Since 1 July adults vaccinated in the Common Travel Area, who are coming from the UK, Isle of Man or Ireland, have been freely able to enter the island without testing or quarantine. They are known as blue channel travellers.
But Civil Contingencies Authority chairman Peter Ferbrache said that would change next week.
From Thursday all blue traveller arrivals must have a pre-travel supervised lateral flow or PCR test.
‘The pre-travel testing requirement does have some benefit as a risk mitigation,’ Deputy Ferbrache said.
‘But we also have to be realistic. We are not going to stop all the cases. People will get in. There will be cases of Covid.’
But he hoped the latest move would reassure the community.
Full details of the new requirements will be published by Tuesday.
Director of Public Health Dr Nicola Brink said careful thought had been given about which pre-travel testing to use and decided to allow lateral flow tests, as well as PCRs, to make the process cheaper and easier to access.
Deputy Ferbrache said they chose to make tests supervised to make sure it was accurate.
‘I’m sure that people won’t intend to mislead, but if it’s been verified, then we know that its a bona fide test,’ he said.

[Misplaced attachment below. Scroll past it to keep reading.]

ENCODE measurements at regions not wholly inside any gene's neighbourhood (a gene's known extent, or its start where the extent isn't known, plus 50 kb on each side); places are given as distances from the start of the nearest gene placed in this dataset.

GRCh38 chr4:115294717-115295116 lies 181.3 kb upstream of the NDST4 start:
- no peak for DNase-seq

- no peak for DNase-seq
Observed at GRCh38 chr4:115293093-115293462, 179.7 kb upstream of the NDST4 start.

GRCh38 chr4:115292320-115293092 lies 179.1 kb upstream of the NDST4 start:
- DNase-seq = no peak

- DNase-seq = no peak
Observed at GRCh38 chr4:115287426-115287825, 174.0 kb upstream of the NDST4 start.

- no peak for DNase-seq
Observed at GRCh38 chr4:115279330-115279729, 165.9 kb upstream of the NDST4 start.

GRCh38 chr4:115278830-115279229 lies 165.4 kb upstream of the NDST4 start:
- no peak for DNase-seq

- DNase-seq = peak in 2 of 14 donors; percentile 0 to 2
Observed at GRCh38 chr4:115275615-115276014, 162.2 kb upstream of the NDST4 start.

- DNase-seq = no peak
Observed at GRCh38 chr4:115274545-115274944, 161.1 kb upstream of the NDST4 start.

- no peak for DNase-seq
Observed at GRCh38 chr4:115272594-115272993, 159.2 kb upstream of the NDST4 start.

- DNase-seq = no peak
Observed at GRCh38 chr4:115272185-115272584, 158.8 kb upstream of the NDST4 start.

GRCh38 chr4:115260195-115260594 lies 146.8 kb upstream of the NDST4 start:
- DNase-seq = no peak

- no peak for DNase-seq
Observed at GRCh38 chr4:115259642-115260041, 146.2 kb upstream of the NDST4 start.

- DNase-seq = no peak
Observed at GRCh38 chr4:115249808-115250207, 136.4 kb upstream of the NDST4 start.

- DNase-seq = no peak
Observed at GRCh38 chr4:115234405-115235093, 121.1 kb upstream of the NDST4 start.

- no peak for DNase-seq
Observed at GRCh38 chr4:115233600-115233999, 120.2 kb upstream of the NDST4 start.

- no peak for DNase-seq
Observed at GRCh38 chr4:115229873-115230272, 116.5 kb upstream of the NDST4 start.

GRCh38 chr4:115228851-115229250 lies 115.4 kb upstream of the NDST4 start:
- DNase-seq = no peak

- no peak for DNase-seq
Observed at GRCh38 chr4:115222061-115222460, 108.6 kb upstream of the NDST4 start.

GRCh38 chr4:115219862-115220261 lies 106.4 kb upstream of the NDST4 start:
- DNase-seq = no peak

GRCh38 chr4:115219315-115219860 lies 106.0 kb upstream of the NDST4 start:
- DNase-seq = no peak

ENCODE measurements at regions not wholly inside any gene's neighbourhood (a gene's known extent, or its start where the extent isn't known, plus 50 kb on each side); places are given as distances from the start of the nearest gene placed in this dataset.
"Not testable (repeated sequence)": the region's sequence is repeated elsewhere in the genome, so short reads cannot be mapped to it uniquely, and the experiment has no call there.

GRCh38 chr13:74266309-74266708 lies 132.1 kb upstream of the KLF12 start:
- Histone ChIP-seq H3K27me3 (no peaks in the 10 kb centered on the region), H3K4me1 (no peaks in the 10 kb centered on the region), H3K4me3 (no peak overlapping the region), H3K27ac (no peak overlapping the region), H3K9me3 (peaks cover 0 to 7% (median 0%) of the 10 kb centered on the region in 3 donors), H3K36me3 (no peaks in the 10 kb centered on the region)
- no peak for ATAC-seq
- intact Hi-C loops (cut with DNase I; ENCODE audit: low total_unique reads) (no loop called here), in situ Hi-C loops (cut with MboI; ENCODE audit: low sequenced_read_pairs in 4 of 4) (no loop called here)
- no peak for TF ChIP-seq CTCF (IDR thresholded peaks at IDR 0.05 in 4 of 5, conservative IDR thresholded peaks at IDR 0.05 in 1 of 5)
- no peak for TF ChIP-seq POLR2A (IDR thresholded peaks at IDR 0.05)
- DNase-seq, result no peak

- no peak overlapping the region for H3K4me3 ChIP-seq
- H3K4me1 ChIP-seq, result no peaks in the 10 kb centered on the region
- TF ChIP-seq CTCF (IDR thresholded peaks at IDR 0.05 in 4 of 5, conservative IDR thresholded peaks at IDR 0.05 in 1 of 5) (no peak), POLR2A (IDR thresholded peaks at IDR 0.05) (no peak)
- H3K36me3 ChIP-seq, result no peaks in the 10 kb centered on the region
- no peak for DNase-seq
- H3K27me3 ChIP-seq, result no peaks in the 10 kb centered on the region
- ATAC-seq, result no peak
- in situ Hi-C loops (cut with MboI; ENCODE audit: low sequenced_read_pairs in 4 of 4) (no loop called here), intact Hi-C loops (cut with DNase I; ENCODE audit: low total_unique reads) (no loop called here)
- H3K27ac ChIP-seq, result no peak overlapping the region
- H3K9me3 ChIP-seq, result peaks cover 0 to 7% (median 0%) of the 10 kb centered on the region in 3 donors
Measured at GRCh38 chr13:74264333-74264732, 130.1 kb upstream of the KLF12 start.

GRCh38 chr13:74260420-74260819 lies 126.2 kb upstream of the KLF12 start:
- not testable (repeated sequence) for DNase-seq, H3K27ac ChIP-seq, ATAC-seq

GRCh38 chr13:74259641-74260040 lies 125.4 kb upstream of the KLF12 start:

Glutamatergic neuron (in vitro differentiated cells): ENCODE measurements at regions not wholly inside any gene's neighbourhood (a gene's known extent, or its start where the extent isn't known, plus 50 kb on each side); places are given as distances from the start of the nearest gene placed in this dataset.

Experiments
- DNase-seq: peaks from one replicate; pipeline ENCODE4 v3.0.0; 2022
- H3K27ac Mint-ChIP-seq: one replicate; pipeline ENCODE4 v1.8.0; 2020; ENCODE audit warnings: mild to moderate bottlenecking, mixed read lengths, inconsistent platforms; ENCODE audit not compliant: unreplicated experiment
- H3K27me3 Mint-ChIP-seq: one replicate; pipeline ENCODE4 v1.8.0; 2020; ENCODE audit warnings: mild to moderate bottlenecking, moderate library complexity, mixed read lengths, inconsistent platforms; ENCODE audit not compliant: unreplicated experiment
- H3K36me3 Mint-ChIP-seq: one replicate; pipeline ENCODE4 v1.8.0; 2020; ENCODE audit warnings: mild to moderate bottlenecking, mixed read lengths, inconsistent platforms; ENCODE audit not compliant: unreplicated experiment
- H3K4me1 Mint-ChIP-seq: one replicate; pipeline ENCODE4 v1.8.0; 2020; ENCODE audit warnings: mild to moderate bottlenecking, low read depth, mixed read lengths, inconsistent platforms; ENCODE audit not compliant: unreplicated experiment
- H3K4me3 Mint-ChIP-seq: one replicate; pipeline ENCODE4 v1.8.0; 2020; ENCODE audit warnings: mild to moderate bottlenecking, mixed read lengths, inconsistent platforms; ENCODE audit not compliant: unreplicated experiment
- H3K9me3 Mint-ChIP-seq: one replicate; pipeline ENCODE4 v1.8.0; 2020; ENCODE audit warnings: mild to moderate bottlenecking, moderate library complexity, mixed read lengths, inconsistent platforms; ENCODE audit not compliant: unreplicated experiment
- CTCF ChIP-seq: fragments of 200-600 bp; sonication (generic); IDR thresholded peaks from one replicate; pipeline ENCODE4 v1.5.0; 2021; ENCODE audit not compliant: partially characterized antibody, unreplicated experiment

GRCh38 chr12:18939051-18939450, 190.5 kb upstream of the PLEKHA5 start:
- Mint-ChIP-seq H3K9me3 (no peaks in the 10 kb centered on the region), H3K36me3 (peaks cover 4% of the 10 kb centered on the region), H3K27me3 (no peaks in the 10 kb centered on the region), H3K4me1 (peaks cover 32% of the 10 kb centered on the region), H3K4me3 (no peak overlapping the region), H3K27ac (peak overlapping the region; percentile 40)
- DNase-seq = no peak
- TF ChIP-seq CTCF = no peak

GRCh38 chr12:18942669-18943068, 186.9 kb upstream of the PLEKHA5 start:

It is estimated that tests cost about £30 to £40.
Dr Brink said they had wanted to make sure tests were affordable. They will need to be carried out up to 48 hours before travel and it is currently unclear what this could mean for weekend or day trips.
If a person tests positive before travel, they will have to comply with that jurisdiction's rules. That means islanders testing positive in the UK would have to self-isolate there.
Deputy Ferbrache was asked why the testing was not brought in from 1 July.
‘This is a matter of judgment,’ he said.
‘This is having regard to what’s happening in other jurisdictions, particularly the UK.’
England currently has about 850 cases per 100,000 people over 14 days, while Jersey is now at more than 1,800 cases per 100,000 people.
Deputy Ferbrache confirmed that plans to review travel rules to relax them further was now indefinitely on hold.
There are currently nearly 60 active cases in the Bailiwick, but no-one in hospital. Of these, nearly 30 are in Alderney.
More than 100 people are in self-isolation.
Director of Public Health Dr Nicola Brink confirmed that nine students and one teacher at Notre Dame School had now tested positive in the latest community seeding outbreak.
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